Years ago I did Boston Ballet with the same intensity as I now do figure skating. So if I wasn’t skating I would probably be doing ballet. I’ve also been wanting to do an intensive gymnastics class, so maybe gymnastics, but definitely something with my body.
What does it mean to you to be performing in Boston for the U.S. Figure Skating Championships?
I’ve dreamed of skating in Boston for so many years, and when we found out that Boston was awarded the Olympic qualifying event, it was just a dream come true. To have the support of all my family and friends, to be skating in the TD Garden, and for it to be such an important and such a great competition, there are no words to describe how grateful I am to be competing in Boston. n
Cheryl Crosby is senior editor of Boston Parents Paper.
Figure skaters from the Skating Club of Hingham asked:
What’s your favorite skating costume?
– Anna R., age 6, Scituate
I think it has to be my junior short program. This gorgeous burnt-orange dress. It was inspired by Slumdog Millionaire, the music was from that movie, and I loved all the sparkles on it.
At what age did you first land an axel? And how long did you work on it before you landed it?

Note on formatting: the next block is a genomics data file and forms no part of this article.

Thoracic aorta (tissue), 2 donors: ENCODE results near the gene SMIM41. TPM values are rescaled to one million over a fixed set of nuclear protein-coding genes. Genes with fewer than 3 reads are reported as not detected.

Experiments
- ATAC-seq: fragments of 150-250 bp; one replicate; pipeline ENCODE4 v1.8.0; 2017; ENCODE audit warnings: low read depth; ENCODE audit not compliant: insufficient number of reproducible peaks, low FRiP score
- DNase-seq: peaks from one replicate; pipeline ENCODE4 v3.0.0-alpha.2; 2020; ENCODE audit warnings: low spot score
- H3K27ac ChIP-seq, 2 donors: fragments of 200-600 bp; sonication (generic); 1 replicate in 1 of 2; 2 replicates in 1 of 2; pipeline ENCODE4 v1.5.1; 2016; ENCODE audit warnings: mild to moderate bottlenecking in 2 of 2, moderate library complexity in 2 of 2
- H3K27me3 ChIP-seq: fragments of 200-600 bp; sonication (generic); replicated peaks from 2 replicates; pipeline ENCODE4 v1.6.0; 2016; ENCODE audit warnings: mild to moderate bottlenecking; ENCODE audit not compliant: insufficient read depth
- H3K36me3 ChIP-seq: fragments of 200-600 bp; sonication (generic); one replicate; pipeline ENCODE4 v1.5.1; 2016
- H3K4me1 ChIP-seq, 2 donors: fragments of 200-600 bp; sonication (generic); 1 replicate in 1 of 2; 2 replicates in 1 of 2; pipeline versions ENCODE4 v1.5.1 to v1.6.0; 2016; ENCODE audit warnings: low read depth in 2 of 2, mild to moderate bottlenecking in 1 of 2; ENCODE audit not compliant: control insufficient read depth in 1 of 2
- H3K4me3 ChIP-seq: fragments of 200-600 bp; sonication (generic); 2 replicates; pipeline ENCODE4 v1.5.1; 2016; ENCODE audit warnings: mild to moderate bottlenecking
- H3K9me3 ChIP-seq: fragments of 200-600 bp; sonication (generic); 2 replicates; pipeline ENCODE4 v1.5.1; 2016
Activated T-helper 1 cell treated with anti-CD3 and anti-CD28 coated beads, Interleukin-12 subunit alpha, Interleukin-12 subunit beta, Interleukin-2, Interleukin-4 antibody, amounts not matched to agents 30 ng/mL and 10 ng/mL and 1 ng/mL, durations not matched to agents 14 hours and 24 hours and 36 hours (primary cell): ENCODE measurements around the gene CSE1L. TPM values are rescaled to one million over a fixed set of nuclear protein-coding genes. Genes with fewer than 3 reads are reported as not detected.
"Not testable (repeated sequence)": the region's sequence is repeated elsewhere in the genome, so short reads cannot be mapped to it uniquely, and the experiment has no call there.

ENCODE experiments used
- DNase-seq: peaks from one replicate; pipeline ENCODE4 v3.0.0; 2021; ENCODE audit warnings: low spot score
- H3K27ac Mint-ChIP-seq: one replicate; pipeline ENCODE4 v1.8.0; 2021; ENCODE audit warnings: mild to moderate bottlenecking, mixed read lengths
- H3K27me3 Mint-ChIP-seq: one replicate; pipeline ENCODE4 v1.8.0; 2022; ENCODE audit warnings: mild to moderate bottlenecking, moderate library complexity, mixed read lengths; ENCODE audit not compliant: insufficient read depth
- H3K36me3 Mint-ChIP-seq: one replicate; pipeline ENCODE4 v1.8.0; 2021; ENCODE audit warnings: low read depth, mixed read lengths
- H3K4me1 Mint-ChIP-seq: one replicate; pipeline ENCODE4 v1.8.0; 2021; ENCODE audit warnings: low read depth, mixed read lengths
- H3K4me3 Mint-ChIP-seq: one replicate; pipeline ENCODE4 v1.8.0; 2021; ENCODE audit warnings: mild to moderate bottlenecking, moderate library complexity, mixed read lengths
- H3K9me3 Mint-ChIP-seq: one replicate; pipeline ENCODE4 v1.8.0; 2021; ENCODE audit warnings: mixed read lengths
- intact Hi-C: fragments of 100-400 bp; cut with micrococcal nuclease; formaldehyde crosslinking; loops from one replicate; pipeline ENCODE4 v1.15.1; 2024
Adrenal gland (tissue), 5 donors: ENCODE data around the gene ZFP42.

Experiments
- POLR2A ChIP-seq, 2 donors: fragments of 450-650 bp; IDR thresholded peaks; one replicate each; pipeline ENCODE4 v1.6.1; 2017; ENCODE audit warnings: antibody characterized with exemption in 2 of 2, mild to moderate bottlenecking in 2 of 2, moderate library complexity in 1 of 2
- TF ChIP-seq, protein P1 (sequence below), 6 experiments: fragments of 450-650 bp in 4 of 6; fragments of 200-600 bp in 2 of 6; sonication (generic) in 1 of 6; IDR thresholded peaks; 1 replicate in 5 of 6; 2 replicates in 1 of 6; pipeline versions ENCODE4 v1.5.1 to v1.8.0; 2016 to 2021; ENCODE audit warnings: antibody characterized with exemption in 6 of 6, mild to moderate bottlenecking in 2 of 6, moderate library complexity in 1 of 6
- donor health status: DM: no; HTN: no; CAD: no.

– Grace S., age 6, Cohasset
I think when I was 7 and I’ve been skating since a week before I was 3. That long. It didn’t really matter to me when I got my jumps. I don’t really remember because it was more important that I was having fun and learning new things.
What was harder to learn, a double axel or your first triple jump?
– Jada C., age 12, Brockton
I think a double axel is harder because it has the same feel as a triple jump. It’s actually a little trick but double axel, triple toe and triple salchow all rotate the same amount of revolutions even though two are called a triple and one is called a double. Also it’s one of the most awkward jumps because you’re stepping forward and asked to find a way to turn from one way jumping forward. That’s why a triple axel is so hard, it’s basically a quad.
What is your favorite music to skate to?
– Lise T., age 8, Cohasset
That’s a hard one. Well for competitive music I love the music from [the movie] Seven Years in Tibet. I’ve had it for a year but it has so many nuances in it that it still feels new. And then for an exhibition program, it was to Beyoncé’s “I Was Here,” and it was very soulful and the echoes of the music really went well with the skating rink. It just feels likes this endless space.
How much do you train off the ice?
– Sydnie L., age 12, Scituate
One hour off the ice Monday through Friday. And then in addition I do physical therapy. You really need to pay attention to your body because up until a year and a half ago, I was skating just as much as the kids five levels below me because my body wasn’t ready to do that level of training. I was very efficient with my training so that’s how I got to the level I was with the same amount of training time.